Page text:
Respiratory Cases I

25 yo male fire victim

Patient Chart
WN is a 25-year-old male transported to the emergency department via local EMS after he was rescued from a fire in his garage. He appears to have suffered minor burns to his body; however, he does have a moderate amount of sooty residue around his mouth and nose. He is alert and oriented but anxious. His heart rate is 106, respiratory rate is 28. His SpO2 is 100% while receiving oxygen via nonrebreathing mask.

Use the Blood Pressure and Auscultation tabs to complete the physical assessment.

Twenty minutes after arrival initial therapy, arterial blood gas data are obtained with the following results:
pH: 7.48
PaO2: 210 mmHg
PaCO2: 28 mmHg
SaO2: 89%
HCO3: 21 mEq
Hgb: 14.2 gms
COHgb: 10.4%

Because of the presence of carbon monoxide on the hemoglobin, the patient continues to receive oxygen via nonrebreathing mask. He is still alert; his anxiety is gradually lessening.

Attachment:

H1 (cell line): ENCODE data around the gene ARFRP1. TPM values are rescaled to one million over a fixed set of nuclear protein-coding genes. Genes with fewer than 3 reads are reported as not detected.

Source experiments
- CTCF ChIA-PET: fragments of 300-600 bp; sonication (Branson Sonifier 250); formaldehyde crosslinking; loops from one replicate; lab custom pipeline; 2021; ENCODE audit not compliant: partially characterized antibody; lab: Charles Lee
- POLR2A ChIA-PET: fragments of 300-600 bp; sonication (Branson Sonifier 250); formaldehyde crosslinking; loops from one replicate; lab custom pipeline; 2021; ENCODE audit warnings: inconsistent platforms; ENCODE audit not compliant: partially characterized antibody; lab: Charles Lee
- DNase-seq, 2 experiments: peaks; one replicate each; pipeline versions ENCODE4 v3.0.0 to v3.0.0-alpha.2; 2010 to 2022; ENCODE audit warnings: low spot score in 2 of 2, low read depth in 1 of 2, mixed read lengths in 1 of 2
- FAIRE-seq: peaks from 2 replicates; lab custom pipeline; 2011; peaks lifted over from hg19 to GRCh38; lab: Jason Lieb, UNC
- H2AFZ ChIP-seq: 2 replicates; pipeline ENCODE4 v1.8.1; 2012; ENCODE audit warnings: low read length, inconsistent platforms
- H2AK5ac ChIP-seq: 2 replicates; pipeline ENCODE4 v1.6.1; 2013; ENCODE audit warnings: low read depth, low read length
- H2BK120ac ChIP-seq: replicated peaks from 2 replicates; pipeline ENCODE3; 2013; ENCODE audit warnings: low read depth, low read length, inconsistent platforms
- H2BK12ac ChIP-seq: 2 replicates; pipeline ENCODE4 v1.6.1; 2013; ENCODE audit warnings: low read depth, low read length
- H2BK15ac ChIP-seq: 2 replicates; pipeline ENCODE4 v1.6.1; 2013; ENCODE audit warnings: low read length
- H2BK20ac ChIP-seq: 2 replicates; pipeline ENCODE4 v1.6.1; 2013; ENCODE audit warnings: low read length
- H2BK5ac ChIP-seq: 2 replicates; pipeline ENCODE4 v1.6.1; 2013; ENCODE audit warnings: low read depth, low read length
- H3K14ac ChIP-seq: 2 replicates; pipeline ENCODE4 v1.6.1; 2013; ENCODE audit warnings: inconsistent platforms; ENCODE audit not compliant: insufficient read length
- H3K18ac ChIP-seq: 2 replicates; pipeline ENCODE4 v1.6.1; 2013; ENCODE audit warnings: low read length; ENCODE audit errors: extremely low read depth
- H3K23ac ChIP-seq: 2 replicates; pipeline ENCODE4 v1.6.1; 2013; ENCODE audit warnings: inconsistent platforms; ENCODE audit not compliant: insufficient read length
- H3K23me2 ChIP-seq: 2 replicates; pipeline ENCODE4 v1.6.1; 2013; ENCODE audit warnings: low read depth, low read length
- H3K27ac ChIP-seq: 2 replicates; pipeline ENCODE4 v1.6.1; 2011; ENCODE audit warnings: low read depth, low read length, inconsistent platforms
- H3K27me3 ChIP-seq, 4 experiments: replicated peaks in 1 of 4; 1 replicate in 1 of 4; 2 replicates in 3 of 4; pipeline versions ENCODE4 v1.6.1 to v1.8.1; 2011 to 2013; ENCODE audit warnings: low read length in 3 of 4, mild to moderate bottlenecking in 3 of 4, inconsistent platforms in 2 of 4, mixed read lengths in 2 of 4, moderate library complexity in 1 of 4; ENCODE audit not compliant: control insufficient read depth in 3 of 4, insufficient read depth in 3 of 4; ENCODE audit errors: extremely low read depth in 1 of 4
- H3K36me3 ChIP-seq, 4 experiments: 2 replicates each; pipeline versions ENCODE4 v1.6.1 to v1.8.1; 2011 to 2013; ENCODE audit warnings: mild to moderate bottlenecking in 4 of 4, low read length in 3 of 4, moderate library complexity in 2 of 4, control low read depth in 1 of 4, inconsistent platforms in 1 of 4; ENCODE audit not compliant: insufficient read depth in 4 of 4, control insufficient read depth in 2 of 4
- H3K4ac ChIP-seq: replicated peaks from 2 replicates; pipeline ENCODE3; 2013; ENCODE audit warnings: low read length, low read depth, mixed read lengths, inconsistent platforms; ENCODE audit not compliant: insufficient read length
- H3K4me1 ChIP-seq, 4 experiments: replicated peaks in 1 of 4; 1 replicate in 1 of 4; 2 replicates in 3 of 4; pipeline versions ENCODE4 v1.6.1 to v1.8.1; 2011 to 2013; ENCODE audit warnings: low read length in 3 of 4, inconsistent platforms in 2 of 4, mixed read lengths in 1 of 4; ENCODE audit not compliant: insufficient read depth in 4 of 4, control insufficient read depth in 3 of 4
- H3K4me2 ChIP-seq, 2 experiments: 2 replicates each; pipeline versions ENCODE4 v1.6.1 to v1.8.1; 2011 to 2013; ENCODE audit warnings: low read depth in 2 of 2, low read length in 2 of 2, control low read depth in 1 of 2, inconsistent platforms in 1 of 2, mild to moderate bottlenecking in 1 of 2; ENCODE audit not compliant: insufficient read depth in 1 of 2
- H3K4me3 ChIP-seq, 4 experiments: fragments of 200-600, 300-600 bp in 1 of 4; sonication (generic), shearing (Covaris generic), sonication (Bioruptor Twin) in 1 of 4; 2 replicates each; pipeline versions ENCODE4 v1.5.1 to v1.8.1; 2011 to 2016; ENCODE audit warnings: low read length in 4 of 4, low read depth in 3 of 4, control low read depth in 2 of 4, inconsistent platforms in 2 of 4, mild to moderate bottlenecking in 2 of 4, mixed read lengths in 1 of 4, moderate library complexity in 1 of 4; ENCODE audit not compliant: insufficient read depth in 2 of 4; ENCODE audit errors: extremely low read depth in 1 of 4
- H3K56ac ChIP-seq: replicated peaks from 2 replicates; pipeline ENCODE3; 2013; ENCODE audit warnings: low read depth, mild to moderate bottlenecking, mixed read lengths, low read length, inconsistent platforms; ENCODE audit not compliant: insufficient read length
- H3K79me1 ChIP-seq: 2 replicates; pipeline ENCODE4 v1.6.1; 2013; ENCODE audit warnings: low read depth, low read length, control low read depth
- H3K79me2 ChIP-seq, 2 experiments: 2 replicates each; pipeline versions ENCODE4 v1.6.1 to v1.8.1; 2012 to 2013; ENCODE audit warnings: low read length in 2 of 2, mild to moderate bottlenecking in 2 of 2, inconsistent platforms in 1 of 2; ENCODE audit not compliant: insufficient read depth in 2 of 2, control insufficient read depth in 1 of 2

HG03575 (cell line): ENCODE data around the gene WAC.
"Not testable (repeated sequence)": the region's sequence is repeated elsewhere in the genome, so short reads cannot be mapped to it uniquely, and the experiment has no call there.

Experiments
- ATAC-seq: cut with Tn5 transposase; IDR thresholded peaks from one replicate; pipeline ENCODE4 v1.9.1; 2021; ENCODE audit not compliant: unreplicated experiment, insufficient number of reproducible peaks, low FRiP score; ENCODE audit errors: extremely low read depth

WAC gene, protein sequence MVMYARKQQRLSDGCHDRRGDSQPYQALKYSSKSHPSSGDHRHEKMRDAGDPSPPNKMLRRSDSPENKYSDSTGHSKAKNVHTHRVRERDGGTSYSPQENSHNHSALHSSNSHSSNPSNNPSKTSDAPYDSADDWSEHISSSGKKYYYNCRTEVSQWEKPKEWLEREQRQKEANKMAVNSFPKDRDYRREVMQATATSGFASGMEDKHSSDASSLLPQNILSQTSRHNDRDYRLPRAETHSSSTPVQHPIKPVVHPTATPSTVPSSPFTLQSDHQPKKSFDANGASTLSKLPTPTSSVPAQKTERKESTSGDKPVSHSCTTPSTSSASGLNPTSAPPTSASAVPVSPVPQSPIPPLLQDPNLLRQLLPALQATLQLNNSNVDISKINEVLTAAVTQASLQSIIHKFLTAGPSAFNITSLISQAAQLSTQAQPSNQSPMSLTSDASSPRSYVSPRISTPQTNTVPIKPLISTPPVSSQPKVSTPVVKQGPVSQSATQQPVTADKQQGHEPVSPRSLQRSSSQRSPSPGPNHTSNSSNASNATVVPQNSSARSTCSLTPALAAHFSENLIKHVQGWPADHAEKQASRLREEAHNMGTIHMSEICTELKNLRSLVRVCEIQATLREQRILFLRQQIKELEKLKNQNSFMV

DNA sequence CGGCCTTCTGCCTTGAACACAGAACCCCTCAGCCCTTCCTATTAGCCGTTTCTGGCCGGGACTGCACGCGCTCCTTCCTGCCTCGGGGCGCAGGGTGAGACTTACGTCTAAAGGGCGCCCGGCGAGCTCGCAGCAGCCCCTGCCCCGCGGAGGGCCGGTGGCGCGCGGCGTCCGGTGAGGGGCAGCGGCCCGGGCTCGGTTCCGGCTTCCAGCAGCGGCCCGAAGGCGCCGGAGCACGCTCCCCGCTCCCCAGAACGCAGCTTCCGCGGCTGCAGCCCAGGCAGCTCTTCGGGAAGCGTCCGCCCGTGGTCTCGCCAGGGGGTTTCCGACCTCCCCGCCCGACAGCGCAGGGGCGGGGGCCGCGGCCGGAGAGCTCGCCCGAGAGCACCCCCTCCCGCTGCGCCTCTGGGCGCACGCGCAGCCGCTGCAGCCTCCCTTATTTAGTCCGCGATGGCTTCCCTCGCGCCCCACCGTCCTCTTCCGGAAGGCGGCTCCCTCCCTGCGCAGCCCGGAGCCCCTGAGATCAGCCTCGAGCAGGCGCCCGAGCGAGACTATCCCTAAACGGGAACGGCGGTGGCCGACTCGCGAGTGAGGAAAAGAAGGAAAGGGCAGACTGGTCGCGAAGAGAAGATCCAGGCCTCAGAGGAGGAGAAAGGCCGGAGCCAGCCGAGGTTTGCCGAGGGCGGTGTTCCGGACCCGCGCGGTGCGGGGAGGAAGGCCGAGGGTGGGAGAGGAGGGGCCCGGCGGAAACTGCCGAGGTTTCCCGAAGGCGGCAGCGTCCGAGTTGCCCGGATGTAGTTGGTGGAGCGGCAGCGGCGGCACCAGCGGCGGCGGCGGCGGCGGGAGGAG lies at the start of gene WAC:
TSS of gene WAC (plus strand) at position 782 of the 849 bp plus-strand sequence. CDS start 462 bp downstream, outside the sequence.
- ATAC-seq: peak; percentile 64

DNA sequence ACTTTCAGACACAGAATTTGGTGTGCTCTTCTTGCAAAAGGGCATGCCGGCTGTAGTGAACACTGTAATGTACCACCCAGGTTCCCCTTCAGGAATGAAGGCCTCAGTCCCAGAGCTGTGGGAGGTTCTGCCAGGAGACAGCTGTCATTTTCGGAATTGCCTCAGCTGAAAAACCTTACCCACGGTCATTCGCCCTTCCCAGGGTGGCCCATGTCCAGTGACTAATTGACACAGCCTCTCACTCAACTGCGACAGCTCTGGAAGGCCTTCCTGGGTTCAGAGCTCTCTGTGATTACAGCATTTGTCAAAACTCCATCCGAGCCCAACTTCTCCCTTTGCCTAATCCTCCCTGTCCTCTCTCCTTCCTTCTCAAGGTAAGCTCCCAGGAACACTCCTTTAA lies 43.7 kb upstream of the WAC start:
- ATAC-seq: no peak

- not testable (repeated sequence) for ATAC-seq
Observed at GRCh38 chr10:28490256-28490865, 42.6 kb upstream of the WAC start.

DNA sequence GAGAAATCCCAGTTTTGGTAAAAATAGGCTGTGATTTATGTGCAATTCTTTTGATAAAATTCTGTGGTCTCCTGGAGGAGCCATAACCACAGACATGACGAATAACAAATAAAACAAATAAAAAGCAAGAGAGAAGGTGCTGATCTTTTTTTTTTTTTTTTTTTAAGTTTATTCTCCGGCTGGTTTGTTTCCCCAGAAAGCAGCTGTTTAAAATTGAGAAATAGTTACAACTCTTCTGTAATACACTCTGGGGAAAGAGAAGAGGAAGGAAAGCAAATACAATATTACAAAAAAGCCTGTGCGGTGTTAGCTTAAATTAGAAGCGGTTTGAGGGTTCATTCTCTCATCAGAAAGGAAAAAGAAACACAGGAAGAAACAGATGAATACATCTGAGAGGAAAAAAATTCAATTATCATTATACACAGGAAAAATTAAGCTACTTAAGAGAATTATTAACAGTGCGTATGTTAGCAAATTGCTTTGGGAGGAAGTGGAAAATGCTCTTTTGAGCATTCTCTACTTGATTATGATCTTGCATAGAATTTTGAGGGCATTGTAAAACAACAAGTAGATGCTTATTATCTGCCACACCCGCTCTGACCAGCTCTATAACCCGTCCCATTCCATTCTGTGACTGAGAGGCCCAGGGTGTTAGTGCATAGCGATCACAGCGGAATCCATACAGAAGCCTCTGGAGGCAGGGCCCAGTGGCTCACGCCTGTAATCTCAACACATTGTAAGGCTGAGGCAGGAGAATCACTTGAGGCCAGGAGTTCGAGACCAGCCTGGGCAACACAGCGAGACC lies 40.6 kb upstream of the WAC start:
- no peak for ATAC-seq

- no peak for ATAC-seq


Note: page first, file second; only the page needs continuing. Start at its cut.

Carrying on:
Three hours later, his COHgb has decreased to 6.1% and he is breathing comfortably. The nonrebreathing mask is replaced with a 40% Venturi (air entrainment) mask. He remains in ED for observation.

Six hours after admission, his respirations become more rapid and labored. Auscultation reveals fine crackles throughout both lungs. A portable chest film shows bilateral infiltrates extending into all four lung quadrants. Arterial blood is again drawn:
pH: 7.37
PaO2: 66 mmHg
PaCO2: 38 mmHg
SaO2: 88%
HCO3: 21 mEq
COHgb: 3.9%
FiO2: 40% (Venturi mask)

Heart Rate:
Blood Pressure: /


At this point, the patient is most likely developing which of the following?